Wisconsin native Kirk Farber moved out west after college looking for new experiences and, as a bonus, found the literary agent who would make the dream of publishing his first novel a reality. Postcards from a Dead Girl was launched Feb. 16, and independent booksellers have voted it as one of their favorite 20 new releases; it’s an “Indie Next” pick for March 2010. The irreverently funny novel chronicles the experiences of an eccentric telemarketer named Sid who receives postcards from an old girlfriend who has died. Or has she?
When he’s not writing, Farber’s busy processing bizarre book requests through the interlibrary loan department of the Colorado library where he works. In between scheduled book signing appearances, Farber took a few minutes to answer some questions for the Alibi via e-mail.
What was the first thing you ever wrote creatively?
When I was in fifth grade, I wrote a science fiction story about a kid in the future who traveled underground to his friend’s house by way of a secret underground tunnel. He and his friend then traveled underneath the city using a system of these technologically advanced tunnels. These would of course be known as subways, so my foray into science fiction didn’t quite make it far enough into the future.
You’re kicking off your first book tour for your first book. How does that feel?
I’m both excited and nervous. It’s kind of a surreal time. I’m hoping people will enjoy the book, and I’m looking forward to meeting new people while I’m visiting bookstores—readers, writers, booksellers. Should be quite an experience.
Sid’s emotional state is kind of based on a time in my life after my mom died, the first month of my freshman year in college. All my friends were at different schools and I was away from my family, so for a couple of months I was in a bit of a disconnected state.
Do you and your protagonist, Sid, share any quirks? To what extent is he influenced by your experiences?
Sid’s emotional state is kind of based on a time in my life after my mom died, the first month of my freshman year in college. All my friends were at different schools and I was away from my family, so for a couple of months I was in a bit of a disconnected state. But, much like the tone of the book, I used humor to offset that. Also, like Sid, I enjoy a good trip through the automatic car wash. Very peaceful.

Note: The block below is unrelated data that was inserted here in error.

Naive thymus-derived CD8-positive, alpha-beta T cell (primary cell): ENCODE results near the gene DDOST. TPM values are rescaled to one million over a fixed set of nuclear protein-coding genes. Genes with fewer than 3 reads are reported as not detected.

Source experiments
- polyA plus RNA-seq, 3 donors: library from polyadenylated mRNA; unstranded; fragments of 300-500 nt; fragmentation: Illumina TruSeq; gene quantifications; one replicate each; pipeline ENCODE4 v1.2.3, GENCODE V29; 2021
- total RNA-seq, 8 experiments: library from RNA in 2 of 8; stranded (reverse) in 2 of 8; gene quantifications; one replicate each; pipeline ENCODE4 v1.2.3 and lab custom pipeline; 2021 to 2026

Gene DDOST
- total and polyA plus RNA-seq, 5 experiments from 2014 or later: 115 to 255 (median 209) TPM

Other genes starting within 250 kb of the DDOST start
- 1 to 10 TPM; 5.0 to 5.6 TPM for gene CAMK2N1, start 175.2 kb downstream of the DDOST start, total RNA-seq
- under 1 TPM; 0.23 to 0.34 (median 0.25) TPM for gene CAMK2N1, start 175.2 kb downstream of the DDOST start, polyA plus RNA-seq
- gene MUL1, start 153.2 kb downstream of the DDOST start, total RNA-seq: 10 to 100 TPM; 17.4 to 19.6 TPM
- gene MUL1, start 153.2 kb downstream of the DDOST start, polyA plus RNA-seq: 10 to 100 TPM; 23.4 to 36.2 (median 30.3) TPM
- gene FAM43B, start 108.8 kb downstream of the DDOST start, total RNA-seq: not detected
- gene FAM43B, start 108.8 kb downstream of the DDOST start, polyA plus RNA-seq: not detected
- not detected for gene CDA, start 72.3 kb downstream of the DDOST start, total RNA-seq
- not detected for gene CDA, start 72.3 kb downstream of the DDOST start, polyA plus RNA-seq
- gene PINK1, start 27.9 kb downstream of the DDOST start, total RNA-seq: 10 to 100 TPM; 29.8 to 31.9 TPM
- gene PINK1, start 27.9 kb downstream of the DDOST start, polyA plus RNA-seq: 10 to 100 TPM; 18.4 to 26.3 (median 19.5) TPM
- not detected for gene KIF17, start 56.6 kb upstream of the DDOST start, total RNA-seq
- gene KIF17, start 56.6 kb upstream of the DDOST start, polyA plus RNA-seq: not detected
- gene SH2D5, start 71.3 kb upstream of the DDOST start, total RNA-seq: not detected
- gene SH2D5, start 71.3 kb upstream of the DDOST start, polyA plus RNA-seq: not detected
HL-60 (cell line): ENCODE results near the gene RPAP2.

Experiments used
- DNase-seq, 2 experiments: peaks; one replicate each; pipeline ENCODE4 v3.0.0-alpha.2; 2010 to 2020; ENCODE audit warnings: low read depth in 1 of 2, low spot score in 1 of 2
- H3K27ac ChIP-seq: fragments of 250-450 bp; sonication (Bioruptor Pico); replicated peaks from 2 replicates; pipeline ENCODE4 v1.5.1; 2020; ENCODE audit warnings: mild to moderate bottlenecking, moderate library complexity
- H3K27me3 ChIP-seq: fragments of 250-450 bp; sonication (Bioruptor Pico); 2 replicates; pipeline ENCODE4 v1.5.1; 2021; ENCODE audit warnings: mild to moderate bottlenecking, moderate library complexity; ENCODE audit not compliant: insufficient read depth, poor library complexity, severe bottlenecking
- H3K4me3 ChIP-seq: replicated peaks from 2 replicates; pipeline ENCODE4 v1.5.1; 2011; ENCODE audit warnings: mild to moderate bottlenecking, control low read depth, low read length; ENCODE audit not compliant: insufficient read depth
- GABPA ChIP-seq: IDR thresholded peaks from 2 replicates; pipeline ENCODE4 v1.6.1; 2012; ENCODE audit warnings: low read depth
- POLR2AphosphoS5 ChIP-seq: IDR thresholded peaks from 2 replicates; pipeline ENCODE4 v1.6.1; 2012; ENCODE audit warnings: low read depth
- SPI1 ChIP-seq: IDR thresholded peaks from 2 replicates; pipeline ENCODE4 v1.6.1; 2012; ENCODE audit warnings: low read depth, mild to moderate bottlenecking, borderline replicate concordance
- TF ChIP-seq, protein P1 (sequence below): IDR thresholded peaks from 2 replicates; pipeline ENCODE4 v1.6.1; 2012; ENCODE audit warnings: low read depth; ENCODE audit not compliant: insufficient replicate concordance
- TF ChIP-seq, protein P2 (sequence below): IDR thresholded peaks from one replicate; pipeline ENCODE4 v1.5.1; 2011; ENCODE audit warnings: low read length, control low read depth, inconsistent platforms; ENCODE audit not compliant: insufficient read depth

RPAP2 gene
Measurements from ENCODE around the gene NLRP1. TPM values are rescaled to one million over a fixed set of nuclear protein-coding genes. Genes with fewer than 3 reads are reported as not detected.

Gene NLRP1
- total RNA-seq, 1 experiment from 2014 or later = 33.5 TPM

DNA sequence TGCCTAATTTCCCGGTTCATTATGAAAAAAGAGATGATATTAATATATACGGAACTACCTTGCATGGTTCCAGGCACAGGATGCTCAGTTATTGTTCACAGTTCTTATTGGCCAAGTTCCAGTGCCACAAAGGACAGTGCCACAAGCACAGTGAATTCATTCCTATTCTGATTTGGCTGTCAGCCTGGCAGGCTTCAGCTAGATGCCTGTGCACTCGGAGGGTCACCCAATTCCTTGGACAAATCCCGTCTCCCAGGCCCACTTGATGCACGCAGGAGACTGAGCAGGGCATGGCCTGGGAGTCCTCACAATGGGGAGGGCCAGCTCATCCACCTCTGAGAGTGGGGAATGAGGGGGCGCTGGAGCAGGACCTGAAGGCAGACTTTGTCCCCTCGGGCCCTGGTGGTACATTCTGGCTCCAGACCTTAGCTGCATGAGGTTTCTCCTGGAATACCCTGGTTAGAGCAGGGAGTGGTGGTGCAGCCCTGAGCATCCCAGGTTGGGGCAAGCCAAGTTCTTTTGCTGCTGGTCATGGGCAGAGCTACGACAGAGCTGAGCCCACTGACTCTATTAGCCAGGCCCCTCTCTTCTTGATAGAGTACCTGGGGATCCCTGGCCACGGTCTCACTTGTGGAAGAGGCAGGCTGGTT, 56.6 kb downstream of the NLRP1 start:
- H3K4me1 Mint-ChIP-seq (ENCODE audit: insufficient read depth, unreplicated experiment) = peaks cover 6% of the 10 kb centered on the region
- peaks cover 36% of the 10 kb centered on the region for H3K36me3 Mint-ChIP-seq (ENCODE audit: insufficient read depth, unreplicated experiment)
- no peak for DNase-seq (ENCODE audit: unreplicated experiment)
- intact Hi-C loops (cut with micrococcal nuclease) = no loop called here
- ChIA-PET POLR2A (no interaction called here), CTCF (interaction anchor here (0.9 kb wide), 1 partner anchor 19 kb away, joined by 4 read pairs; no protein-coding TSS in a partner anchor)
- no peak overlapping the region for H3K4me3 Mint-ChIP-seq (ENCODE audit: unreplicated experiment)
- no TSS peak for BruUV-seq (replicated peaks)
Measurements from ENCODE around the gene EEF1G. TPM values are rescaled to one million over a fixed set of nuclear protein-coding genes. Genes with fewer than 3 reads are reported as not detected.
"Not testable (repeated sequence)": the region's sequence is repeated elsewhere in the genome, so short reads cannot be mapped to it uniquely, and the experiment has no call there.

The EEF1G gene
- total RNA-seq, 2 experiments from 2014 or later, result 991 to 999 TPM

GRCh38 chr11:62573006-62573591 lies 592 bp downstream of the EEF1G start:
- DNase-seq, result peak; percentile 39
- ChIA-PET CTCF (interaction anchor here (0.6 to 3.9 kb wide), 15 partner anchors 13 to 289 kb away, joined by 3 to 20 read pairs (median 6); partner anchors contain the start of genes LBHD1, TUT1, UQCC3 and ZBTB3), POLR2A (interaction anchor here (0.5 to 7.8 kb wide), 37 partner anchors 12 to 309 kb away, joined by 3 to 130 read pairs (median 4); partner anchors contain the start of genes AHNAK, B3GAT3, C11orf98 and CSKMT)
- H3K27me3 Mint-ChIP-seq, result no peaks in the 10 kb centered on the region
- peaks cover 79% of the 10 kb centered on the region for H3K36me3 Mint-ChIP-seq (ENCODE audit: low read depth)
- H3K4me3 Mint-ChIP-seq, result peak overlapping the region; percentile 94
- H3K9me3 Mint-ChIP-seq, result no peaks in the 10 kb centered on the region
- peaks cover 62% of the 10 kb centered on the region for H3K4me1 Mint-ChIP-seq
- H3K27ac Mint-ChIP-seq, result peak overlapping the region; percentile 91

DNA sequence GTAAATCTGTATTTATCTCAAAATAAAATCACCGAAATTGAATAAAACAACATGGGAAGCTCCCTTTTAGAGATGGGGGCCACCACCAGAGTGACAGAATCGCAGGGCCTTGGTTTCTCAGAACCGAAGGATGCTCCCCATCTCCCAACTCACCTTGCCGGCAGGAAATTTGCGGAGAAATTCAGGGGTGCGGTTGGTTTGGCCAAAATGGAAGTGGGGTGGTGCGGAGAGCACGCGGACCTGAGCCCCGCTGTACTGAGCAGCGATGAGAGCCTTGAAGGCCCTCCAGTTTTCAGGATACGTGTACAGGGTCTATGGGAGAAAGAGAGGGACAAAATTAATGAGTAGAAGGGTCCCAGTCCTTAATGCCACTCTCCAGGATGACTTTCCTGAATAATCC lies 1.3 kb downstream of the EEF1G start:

Were you trying to convey any specific message when you wrote this book? Or were you just letting out the creative monster?
I’d say more of the creative monster. I liked the idea of a character receiving postcards from someone they weren’t sure was alive or not, and wanted to see how that would play out. It ended up being about love and loss and grief and hope, but I didn’t have a specific message in mind ahead of time.
Your writing is often humorous. Do you deliberately try to be funny, or does it come out that way naturally?
Thanks, that’s a big compliment. I think it’s a natural thing. I’ve always enjoyed making people laugh. Usually I find those who take themselves too seriously to be the most funny (myself included), so Sid is an easy target.
You credit a lot of your success to the writing group at Redbird Studio in Milwaukee. What was the most helpful criticism that you received while sharing your work with them?
Just having a community of people who were so dedicated to writing was really the key with Redbird. Being able to show up every two weeks knowing I’d get honest feedback really kept me on task.
What are you reading right now?
I haven’t had time to read these past weeks due to getting ready for promoting Postcards from a Dead Girl, but when I get some time, I’m looking forward to reading The Leisure Seeker, Fever Chart and How I Became a Famous Novelist. Maybe I should read that last one first ...